Could the Cubs pick up Bonifacio and just place him on waivers and he passes through waivers, stash him in Iowa? He’d be a really expensive stash but if he hits well in spring training he might make the big league team and provide as a solid utility guy or maybe a decent trade chip at the trade deadline if he plays well in the first half the season. He’s had good seasons in the past

    1. Spriggs

      Be careful what you wish for. I remember rooting for Barney to have a good spring, so we wouldn’t have Augie Ojeda on the bench. Look how that worked out. I don’t root for shitty players to have good springs anymore.

      1. Serious Cubs Fan

        I’m not really hoping for him to have a good spring. If we did get him, I’d like to have him have hot first half and then trade him off for decent prospect. He’s not a great player but has value as a utility player and is a great base stealing threat that could be be valuable to someone at the trade deadline if he’s hitting well and maybe some team would be willing give a decent prospect for him or we could package him with another player for a solid return.

    2. Diehardthefirst

      If pick him up it will make for good competition during spring training which is what you want- heck what if he outplays Castro allowing Cubs to package Castro for better pitching?

  18. Blackhawks1963

    He’s an overpriced pinch runner who has worn out his welcome everywhere else. His defensive shortcomings are the main culprit.

    Don’t want him.

    1. DocPeterWimsey

      Fielding is not his shortcoming: anybody who can play that many positions at all actually is useful, particularly for an NL team. No doubt he grades at average or worse at most of them: but when you don’t play any one position consistently, that is a probable side-effect.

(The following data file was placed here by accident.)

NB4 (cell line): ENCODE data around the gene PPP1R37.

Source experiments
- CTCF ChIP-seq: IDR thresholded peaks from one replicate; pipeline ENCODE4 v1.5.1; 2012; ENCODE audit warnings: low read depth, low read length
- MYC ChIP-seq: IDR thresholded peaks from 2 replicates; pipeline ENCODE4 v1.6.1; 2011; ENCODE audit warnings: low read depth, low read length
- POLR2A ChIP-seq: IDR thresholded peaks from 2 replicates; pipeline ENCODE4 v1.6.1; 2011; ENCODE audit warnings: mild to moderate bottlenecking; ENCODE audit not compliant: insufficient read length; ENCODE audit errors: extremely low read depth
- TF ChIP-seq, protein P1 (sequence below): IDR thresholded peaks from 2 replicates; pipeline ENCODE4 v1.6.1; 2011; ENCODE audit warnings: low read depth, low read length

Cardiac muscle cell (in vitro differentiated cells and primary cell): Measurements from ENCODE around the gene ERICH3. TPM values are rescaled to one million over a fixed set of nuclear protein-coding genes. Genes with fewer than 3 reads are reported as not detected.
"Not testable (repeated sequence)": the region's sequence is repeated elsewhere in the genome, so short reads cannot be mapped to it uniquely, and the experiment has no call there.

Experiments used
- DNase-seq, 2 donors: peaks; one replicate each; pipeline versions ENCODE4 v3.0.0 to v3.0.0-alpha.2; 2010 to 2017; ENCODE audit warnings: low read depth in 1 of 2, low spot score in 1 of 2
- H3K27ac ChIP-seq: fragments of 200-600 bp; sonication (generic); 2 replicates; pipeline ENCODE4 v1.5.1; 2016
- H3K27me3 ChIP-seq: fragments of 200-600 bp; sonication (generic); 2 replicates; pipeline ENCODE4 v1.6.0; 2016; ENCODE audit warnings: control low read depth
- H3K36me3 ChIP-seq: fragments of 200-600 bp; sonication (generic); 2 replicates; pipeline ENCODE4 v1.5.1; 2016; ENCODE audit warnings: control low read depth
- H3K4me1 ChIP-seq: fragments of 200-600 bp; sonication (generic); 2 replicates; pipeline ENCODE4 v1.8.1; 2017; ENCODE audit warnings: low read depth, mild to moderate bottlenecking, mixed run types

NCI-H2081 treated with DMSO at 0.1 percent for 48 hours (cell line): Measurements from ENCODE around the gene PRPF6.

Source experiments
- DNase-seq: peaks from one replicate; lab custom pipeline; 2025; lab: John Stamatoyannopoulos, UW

Bonifacio’s shortcomings are below-average contact skills coupled with below-averge pitch recognition and well-below-average power. Someone putting up 3:1 K:BB ratios had better be hitting a lot of HR: which he does not.

      However, I don’t want him either: so I guess we agree there!

    2. Diehardthefirst

      Tell us what you really think

    3. gocatsgo2003

      Are there any players or moves you actually like?

      1. TWC

        He likes the players who “play the game the right way”.

        1. Jon

          We never did get that definition though….

  19. Blackhawks1963

    Cubs don’t need a $3.5 million utility player who exasperates an offensive problem of lousy on base skill and who is a defensive liability anywhere you play him. We already have plenty if positional versatility on this club via our wondrous collection of 4 spare outfielder types plus utility types in Valbuena and Barney.

    1. ssckelley

      So you trying to say you don’t want Bonifacio? I can’t really tell from your 2 comments that are 20 minutes apart, perhaps 3rd time is a charm.

  20. Jason P

    I have doubts Bonifacio would provide us anything Logan Watkins can’t. Except for maybe stolen base speed which isn’t all that valuable anyway. Plus Watkins has a little more pop.

  21. cavemancubbie

    We have enough utility/platoon no-hit, low OBP players already. Do we need anymore?

  22. ramy16

    I would definitely take Bonifacio’s speed and ability to get on base! Has glove can’t be that bad! Marlin fans love that guy! With Castro and Bonifacio that would be a pretty good double play tandem..but once again it’s always going to lead up to the front office to pull the trigger

    1. DocPeterWimsey

      Bonifacio actually is pretty lousy at getting on base. His walk rate actually is OK (I thought it was much lower!), but his K rate is over 20%. He also has very little power. So, he needs a really high BABiP to maintain a decent overall OBP.

      That written, Brett has the right of it: the question alway is, is X (here, X=Bonifacio) better than what the Team Y (here, the Cubs) currently have? He might be.

    2. Blackhawks1963

      Bonafacio is bad at baseball other than running fast. Can’t get on base and is a defensive liability anywhere you play him on the field. He’s Tony Crapana is what he is.